The Aikaterini Laskaridis Foundation participated in the exhibition “Alpha Beta. Apprendere il greco in Italia. 1360-1860” (Alpha beta. Learning Greek in Italy. 1360-1860), organized at the National Library of Brera in Milan from September 29 2023 to January 9, 2024, lending four rare works from the Historical Library.
The exhibition presented, through 70 important documents, the history of learning ancient Greek in Italy, in an uninterrupted course of 500 years: from humanist Florence in the mid-14th century to the Milan of Romanticism in the 19th century. Printing plays an important role, with Italy being the center of the publishing production of Greek texts for most of this period.
The documents included language manuals, translations and pictorial aids, while highlighting the constant interaction of handwritten and printed tradition. Particular emphasis is placed on the personal relationship of students with their books, with handwritten notes, underlines, and even sketches that they once abstractly left on them.
The exhibition, following some of the most important milestones in the cultural history of the place, was divided into six sections: from Byzantium to Italy, from manuscript to print, the sixteenth century, the influence of the Jesuits, the enlightenment, the passage into the vernacular. The last section includes four items from the collections of the Historical Library of the Aikaterini Laskaridis Foundation:
- The Thesaurus of the Encyclopaedic Base quadrilingual (Venice: Nikolaos Glykys, 1784) and the Karamanlidiko Lexicon Turkish and Graikikon (Kamous yane lexicon Turktza ve Rumza) by Zacharias Agioritis (Venice: Michael Glykys, 1805) from the collection of K. Th. Dimaras,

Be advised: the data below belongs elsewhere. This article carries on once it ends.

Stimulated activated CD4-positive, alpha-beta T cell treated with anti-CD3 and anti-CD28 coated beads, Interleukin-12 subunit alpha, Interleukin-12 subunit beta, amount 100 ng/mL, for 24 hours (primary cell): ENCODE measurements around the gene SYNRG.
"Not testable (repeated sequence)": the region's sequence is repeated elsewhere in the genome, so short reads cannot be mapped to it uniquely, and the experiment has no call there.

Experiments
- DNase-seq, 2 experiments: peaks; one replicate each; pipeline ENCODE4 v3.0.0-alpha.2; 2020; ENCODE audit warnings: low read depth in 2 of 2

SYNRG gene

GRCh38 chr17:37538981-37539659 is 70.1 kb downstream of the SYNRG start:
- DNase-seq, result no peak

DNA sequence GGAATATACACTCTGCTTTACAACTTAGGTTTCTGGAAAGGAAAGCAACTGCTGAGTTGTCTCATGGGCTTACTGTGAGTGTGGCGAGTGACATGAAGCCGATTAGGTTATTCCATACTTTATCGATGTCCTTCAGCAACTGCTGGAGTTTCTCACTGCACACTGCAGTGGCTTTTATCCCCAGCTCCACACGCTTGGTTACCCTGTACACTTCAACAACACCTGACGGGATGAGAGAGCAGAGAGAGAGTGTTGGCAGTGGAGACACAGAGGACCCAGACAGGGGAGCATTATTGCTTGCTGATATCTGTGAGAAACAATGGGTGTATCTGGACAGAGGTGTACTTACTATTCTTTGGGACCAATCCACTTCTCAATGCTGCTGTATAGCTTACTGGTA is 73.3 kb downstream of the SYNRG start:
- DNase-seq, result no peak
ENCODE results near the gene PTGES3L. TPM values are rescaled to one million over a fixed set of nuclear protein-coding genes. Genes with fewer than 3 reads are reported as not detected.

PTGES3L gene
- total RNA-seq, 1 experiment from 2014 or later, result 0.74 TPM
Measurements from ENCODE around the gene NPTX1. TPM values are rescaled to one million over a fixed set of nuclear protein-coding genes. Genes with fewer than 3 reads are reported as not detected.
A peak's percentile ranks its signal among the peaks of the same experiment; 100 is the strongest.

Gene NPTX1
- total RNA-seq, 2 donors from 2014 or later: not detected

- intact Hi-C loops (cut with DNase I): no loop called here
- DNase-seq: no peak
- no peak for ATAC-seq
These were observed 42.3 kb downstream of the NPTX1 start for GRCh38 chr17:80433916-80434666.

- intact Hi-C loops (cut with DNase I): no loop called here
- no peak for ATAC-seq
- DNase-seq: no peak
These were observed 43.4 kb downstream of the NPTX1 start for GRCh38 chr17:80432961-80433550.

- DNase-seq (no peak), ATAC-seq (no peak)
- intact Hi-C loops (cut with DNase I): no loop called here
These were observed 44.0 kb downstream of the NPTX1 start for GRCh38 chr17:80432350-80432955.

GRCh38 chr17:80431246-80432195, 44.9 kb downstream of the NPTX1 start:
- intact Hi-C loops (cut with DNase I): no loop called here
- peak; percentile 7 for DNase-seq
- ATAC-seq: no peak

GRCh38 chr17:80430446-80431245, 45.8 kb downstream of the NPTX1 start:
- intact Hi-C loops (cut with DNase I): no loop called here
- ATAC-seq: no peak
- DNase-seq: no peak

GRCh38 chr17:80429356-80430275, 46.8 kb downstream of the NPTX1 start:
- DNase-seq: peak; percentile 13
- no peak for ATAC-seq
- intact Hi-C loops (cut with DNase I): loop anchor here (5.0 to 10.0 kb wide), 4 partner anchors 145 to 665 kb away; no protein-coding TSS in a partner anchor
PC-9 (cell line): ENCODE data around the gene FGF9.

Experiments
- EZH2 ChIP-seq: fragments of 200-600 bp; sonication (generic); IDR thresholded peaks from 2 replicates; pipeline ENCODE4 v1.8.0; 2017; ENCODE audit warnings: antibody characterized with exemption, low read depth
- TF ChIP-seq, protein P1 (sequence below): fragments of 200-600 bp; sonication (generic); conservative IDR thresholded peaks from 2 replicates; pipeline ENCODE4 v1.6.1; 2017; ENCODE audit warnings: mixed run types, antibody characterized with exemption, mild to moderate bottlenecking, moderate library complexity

- the Grammar on the Syntax of Alexandros Mavrokordatos of Secrets (Venice: Nikolaos Glykys, 1745) from the collection of Georgios Dolianitis,
- and Benoit Credo’s Greco-Roman Grammar (Verona: Heirs of Karattonos, 1782) from the Philip Iliou collection.
The items were selected to highlight the continued production of Greek publications in Italy until the 18th and early 19th centuries, with the additional particularity that they are examples of publications intended not for the Western public, but for the Greek-speaking public of the Turkish-occupied Greek area. They also bear interesting signs of use.
The remaining exhibits came from the most important Italian libraries, including the National Library of Brera in Milan, the Ambrosian Library in Milan, the National Central Library in Florence and the Marcian Library in Venice. Among them are some of the oldest and most difficult to find Greek editions, as well as the only surviving manuscript from the hand of Aldus Manutius.
The exhibition was hosted in the Maria Teresa room of the National Library of Brera. Admission was free for the public, while guided tours, workshops and several parallel events took place. The exhibition was curated by Geri Della Rocca de Candal, Paolo Sachet and Marina Zetti.